In death, this live oak became a micro metaphor for the global reach of Laudato Si’, which states: “Consequently, we can ascend from created things ‘to the greatness of God and to his loving mercy’” (#77). If creation is a book of revelation, then meditation on nature may lead us to a deeper appreciation and understanding of the nature of God’s mercy. Thus, even before our oak burned in a bonfire, it fueled my contemplation upon the seven lively virtues, which I share here with readers as I have preached to our undergraduates. Like our oak tree, each virtue demonstrates the nature of God’s mercy: We become merciful only by receiving the mercy of God.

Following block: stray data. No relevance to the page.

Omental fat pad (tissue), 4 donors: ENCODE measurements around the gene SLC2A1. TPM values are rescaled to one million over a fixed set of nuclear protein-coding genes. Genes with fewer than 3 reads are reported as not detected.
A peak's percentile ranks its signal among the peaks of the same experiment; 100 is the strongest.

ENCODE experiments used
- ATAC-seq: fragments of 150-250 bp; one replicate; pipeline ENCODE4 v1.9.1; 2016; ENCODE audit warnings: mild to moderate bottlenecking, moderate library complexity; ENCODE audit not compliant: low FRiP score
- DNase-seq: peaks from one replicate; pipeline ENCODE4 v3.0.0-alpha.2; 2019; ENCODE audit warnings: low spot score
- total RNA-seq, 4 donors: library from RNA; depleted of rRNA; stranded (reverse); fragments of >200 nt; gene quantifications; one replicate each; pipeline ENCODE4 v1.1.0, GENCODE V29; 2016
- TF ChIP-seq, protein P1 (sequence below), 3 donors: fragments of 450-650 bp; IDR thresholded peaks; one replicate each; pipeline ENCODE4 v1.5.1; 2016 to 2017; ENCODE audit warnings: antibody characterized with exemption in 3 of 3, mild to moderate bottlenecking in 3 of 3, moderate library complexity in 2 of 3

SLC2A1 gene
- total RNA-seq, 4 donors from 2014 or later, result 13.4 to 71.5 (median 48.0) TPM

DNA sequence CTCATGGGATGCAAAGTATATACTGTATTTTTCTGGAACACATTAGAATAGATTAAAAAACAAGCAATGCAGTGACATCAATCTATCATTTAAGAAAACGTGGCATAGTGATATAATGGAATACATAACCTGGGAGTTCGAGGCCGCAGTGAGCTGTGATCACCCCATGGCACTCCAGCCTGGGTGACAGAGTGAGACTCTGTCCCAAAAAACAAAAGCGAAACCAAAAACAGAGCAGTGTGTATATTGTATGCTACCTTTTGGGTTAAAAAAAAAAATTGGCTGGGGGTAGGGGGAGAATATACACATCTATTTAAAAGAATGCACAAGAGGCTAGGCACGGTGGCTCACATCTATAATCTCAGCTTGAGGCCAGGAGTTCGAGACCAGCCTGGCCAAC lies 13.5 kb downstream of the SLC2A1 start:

While I seek recognition, our oak was taken for granted for so long that it seemed a permanent feature of the landscape, like a hill or a lake. Humility comes from the Latin word for dirt. Would that I were as firmly planted in humility as the tree was in the humble earth, but too often my pride drives me to desire acknowledgment and appreciation for my actions. I pray through God’s mercy to become as unpretentious as an acorn.
Our oak’s outstretched boughs bestowed endless benediction. Its leaves held countless confidential conversations and it witnessed many pets, prayers, and parties. The roots were deep because it had many memories to share. Compared to the tree, my generosity is but a small twig. I do not open my arms, my heart, my wallet, or my time like our oak—abundantly and without exception—welcomed any passerby. Thus, I pray through God’s mercy to sink my roots deeply into the same rich liberality whose bounty was our oak’s beauty.